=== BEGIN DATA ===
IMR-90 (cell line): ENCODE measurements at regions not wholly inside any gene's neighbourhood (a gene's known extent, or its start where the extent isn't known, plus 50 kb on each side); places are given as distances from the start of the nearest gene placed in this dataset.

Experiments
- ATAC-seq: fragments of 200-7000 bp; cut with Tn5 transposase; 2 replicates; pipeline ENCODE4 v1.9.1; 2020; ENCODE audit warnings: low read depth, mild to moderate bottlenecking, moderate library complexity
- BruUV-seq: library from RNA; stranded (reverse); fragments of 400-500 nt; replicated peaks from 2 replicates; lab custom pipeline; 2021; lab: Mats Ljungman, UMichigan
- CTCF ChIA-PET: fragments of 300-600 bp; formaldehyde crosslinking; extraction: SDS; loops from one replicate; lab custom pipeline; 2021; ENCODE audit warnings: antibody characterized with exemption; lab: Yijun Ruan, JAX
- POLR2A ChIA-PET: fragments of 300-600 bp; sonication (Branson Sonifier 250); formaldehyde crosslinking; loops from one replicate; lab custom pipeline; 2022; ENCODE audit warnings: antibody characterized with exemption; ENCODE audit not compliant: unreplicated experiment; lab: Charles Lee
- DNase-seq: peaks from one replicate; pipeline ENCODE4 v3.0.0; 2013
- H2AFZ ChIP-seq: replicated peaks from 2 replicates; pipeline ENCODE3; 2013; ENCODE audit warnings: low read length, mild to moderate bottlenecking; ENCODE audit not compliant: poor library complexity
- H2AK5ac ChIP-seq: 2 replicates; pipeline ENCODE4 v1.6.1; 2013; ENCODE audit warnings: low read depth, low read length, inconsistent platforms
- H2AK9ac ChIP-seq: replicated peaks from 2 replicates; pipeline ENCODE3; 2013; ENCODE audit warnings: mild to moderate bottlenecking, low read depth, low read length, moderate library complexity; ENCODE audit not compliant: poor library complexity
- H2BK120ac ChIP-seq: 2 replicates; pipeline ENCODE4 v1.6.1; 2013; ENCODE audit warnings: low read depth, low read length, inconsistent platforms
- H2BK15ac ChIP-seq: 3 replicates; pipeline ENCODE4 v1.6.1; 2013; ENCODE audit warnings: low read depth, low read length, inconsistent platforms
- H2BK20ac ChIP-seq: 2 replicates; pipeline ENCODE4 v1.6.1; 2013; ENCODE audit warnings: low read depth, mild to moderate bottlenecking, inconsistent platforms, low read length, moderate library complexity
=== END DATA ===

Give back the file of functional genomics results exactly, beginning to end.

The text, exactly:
IMR-90 (cell line): ENCODE measurements at regions not wholly inside any gene's neighbourhood (a gene's known extent, or its start where the extent isn't known, plus 50 kb on each side); places are given as distances from the start of the nearest gene placed in this dataset.

Experiments
- ATAC-seq: fragments of 200-7000 bp; cut with Tn5 transposase; 2 replicates; pipeline ENCODE4 v1.9.1; 2020; ENCODE audit warnings: low read depth, mild to moderate bottlenecking, moderate library complexity
- BruUV-seq: library from RNA; stranded (reverse); fragments of 400-500 nt; replicated peaks from 2 replicates; lab custom pipeline; 2021; lab: Mats Ljungman, UMichigan
- CTCF ChIA-PET: fragments of 300-600 bp; formaldehyde crosslinking; extraction: SDS; loops from one replicate; lab custom pipeline; 2021; ENCODE audit warnings: antibody characterized with exemption; lab: Yijun Ruan, JAX
- POLR2A ChIA-PET: fragments of 300-600 bp; sonication (Branson Sonifier 250); formaldehyde crosslinking; loops from one replicate; lab custom pipeline; 2022; ENCODE audit warnings: antibody characterized with exemption; ENCODE audit not compliant: unreplicated experiment; lab: Charles Lee
- DNase-seq: peaks from one replicate; pipeline ENCODE4 v3.0.0; 2013
- H2AFZ ChIP-seq: replicated peaks from 2 replicates; pipeline ENCODE3; 2013; ENCODE audit warnings: low read length, mild to moderate bottlenecking; ENCODE audit not compliant: poor library complexity
- H2AK5ac ChIP-seq: 2 replicates; pipeline ENCODE4 v1.6.1; 2013; ENCODE audit warnings: low read depth, low read length, inconsistent platforms
- H2AK9ac ChIP-seq: replicated peaks from 2 replicates; pipeline ENCODE3; 2013; ENCODE audit warnings: mild to moderate bottlenecking, low read depth, low read length, moderate library complexity; ENCODE audit not compliant: poor library complexity
- H2BK120ac ChIP-seq: 2 replicates; pipeline ENCODE4 v1.6.1; 2013; ENCODE audit warnings: low read depth, low read length, inconsistent platforms
- H2BK15ac ChIP-seq: 3 replicates; pipeline ENCODE4 v1.6.1; 2013; ENCODE audit warnings: low read depth, low read length, inconsistent platforms
- H2BK20ac ChIP-seq: 2 replicates; pipeline ENCODE4 v1.6.1; 2013; ENCODE audit warnings: low read depth, mild to moderate bottlenecking, inconsistent platforms, low read length, moderate library complexity